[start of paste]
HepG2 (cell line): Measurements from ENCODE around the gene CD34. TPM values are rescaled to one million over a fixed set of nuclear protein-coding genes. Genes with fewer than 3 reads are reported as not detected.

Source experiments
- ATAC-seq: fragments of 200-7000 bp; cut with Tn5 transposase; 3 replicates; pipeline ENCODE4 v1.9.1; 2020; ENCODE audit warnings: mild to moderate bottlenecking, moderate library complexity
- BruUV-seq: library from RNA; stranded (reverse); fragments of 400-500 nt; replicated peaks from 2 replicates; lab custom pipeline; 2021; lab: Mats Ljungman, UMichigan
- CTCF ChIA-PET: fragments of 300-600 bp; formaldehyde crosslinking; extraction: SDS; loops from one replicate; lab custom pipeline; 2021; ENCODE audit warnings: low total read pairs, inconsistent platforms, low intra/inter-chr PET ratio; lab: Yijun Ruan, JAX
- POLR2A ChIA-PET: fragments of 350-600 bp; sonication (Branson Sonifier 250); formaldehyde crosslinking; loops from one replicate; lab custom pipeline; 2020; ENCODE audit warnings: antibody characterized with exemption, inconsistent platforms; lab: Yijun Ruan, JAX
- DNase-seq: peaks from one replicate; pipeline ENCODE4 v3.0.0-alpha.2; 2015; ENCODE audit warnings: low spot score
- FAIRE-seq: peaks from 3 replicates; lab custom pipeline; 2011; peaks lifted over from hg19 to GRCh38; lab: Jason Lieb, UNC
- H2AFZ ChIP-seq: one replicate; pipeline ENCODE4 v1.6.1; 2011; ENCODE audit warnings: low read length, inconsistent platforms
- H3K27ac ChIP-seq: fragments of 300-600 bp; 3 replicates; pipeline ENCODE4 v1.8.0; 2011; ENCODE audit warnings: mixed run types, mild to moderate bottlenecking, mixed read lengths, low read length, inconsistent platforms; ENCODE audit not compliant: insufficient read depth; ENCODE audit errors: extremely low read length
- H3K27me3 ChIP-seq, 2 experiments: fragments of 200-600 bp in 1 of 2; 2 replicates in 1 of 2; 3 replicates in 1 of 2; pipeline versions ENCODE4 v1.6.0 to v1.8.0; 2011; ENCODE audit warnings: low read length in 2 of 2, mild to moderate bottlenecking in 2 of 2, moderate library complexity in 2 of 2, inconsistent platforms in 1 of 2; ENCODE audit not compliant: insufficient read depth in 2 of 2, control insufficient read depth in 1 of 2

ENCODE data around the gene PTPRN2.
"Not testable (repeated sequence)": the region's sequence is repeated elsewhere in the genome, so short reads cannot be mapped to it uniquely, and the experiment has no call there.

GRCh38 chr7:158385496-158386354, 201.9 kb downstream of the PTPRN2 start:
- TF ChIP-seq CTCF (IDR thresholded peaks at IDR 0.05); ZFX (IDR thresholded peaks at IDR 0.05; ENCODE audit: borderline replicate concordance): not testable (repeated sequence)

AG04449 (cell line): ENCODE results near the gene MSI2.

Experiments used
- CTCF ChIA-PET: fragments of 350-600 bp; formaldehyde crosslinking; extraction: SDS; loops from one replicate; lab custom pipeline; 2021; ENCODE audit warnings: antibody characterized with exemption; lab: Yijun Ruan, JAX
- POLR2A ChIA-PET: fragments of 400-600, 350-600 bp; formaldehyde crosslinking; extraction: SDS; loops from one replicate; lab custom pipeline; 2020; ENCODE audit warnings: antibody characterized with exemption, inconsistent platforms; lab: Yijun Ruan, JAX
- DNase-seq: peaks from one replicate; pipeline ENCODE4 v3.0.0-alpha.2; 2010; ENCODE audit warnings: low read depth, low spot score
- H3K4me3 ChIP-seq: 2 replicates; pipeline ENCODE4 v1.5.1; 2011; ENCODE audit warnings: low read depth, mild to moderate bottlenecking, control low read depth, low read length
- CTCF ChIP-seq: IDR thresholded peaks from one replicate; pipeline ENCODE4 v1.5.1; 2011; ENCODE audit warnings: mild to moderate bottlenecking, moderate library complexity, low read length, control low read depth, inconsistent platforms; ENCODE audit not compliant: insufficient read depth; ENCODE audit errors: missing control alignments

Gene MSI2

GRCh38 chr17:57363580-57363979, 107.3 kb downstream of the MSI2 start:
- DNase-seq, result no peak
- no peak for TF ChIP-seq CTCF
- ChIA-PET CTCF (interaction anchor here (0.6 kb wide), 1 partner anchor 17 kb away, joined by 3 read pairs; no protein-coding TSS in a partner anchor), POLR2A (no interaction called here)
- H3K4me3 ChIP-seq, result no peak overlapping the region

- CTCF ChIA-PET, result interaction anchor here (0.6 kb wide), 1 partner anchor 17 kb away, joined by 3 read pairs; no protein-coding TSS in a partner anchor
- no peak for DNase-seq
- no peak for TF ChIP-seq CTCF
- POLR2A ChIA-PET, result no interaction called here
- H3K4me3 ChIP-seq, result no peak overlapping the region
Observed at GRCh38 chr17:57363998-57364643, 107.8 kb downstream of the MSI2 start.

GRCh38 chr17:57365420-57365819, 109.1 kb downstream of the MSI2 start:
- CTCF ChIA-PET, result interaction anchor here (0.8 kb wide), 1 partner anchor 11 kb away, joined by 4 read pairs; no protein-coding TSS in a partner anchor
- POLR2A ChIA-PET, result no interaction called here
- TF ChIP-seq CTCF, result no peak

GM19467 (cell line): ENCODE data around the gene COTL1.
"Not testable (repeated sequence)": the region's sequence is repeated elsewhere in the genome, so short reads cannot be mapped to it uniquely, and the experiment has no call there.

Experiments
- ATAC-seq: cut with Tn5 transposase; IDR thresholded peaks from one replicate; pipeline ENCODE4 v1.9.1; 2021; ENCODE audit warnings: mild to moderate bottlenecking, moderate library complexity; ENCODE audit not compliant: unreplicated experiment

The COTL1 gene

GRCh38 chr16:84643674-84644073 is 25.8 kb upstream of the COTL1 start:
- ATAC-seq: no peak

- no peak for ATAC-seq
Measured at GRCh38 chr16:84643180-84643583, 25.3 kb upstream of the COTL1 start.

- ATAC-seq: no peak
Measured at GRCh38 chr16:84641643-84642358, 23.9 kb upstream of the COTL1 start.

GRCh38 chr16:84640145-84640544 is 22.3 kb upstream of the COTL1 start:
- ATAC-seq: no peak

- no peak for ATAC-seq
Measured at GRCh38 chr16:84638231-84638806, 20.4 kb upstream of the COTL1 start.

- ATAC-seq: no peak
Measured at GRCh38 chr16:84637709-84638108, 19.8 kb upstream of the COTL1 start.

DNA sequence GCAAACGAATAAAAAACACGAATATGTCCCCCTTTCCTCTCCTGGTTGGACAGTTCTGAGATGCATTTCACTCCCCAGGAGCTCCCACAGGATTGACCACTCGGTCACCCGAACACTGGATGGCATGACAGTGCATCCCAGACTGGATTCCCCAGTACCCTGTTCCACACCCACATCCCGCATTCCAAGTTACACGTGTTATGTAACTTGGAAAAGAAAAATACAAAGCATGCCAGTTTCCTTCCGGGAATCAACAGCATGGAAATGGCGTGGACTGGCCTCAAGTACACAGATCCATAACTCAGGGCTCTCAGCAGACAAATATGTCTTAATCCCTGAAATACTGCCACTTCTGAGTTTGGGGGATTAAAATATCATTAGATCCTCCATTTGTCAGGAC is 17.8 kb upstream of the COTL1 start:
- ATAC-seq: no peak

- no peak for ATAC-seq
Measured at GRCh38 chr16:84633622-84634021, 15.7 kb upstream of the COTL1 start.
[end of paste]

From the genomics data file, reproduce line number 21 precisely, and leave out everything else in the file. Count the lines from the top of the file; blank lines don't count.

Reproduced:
- H3K4me3 ChIP-seq: 2 replicates; pipeline ENCODE4 v1.5.1; 2011; ENCODE audit warnings: low read depth, mild to moderate bottlenecking, control low read depth, low read length